Wednesday, February 22, 2017

Amsonia hubrichtii: The Blue Star with a 5 Star Rating

Enclosed with my Indian Pink seeds from Katherine Shepperly were some Amsonia hubrichtii seeds.  I have Amsonia tabernaemontana already and love it.  The A. taberaemontana is starting to fill in a lower border in mass and is a tough, hardy plant.  I was delighted to receive the A. hubrichtii seeds as they are very noteworthy and will be a great variety to introduce to my yard.  The plant received Special recognition by the Garden Club of America in 2016: 

Three feet wide and high, Amsonia hubrichtii is a clump forming, herbaceous perennial with multiple willow-like, leafy stems emerging from a semi-woody rootstock. This graceful, long-lived, shrub-like plant produces feathery, bright green foliage in the spring that remains neat and attractive throughout the growing season. Terminal clusters of steel blue flowers appear in May and June and pendant, chocolate hued seed heads present well into the fall. The mounding billows of this plant’s foliage turn a brilliant pumpkin orange color in October and November, particularly when grown in full sun. Snow and ice on the stems in the winter provide additional textural interest to the landscape. Suited for mass plantings in sun or partial shade throughout zones 4 to 9, Amsonia is extremely drought and wind tolerant once established and supports butterflies, bees and moths.

As you have probably gathered, two of my favorite reference sites are The Missouri Botanical Garden and the Lady Bird Johnson Wildflower Center .  Reference pages for A. hubrichtii are linked.  The common name is Bluestar and it grows in zones 5-9.  Bluestar will grow to become 2-3' tall and equally as wide.  The powdery bloom appears in May and is a butterfly attractor.  I am hoping the fall foliage will be the same lovely yellow as my other Amsonia.

It's a rainy, foggy day here, so a good day to get these seeds started.  I had an extra milk jug ready and waiting from the day I did the Indian Pink seeds, so it took just a few minutes to put in the seeds, tape the jug closed and set aside.  Our weather is expected to be 70 degrees today, but I know the cold will return soon for the necessary stratification.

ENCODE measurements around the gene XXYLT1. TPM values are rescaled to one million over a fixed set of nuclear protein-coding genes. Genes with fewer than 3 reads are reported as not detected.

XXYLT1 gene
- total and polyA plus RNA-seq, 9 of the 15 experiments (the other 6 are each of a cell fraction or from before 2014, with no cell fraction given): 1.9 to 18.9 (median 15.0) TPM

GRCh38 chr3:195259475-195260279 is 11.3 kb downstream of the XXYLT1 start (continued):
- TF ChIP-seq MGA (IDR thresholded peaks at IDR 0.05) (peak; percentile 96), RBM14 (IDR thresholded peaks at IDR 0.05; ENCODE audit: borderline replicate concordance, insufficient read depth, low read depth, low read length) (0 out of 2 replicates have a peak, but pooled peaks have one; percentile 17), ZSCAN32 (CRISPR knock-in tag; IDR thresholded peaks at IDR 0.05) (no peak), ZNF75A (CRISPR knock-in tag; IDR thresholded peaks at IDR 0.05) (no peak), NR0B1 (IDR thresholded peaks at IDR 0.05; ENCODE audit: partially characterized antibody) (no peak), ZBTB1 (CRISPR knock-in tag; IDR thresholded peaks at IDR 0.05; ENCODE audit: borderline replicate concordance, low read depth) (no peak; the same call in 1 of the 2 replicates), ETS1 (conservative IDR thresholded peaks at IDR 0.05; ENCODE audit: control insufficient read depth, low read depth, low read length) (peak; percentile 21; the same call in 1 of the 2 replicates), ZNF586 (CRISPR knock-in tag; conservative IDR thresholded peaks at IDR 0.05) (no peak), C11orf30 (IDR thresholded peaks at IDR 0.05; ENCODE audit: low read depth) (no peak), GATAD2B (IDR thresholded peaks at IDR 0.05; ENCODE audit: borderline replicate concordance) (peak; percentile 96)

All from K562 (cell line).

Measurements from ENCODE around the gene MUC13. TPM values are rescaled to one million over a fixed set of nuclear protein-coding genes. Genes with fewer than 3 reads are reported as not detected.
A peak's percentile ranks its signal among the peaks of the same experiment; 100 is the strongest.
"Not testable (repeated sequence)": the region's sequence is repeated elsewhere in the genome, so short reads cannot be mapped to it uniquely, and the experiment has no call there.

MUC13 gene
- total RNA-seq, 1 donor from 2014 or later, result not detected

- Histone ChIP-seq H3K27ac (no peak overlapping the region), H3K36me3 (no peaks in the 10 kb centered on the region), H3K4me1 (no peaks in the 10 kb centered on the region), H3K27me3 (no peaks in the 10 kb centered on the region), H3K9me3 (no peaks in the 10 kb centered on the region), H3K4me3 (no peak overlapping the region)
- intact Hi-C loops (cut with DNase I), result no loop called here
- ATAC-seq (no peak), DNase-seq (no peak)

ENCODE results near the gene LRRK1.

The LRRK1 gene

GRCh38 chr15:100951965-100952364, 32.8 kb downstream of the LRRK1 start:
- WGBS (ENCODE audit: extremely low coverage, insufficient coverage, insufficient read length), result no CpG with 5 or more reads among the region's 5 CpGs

Meanwhile I searched ahead for seed collecting and more information and found a nice, new site.  Rob's Plants shows the differences between several of the Amsonias and also shows the seed pod in detail.  The leaves are the main difference between A. taberaemontana and A. hubrichtii (threadlike leaves).  He also lists the 'baggie' method for stratification - it's the same method using coffee filters that we used in starting our milkweed seeds.

Here is a photo of the seeds from Katherine.  You can see them also on the Rob's Plants site above.

And here is a photo of my jug ready to go in the yard.

Two updates on the Amsonia which are doing very well! Photo on the left looks down through the top and shows seedlings emerging.  (April 13, 2017).  The photo on the right shows the top of the jug cut off and lots of growth.  Just one week later.  I will keep them in the jug in the same location for a while longer.  (April 21, 2017).


Healthy plants with lots of roots.
May 28, 2017 The Amsonia h. has prospered and it is time to move out of the milk jug.  I forgot to take a photo of the milk jug to show you, but it was completely full of plants and they were several inches above the top of the jug.  Today, I transplanted directly into the yard into two different spots.  Will let you know how they do.  One spot is in full sun on a south facing hillside but with some moisture from a natural spring in the yard.  The other is in partial sun, still on a south facing hillside but in a much drier spot.  Hopefully the shade at that site will not dry them out too much. 

May 28 plants



  1. The Amonsonia germinated and is doing very well! April 21, 2017.

  2. Amsonia h. transplanted into the yard today. Two woodland peony plants potted up.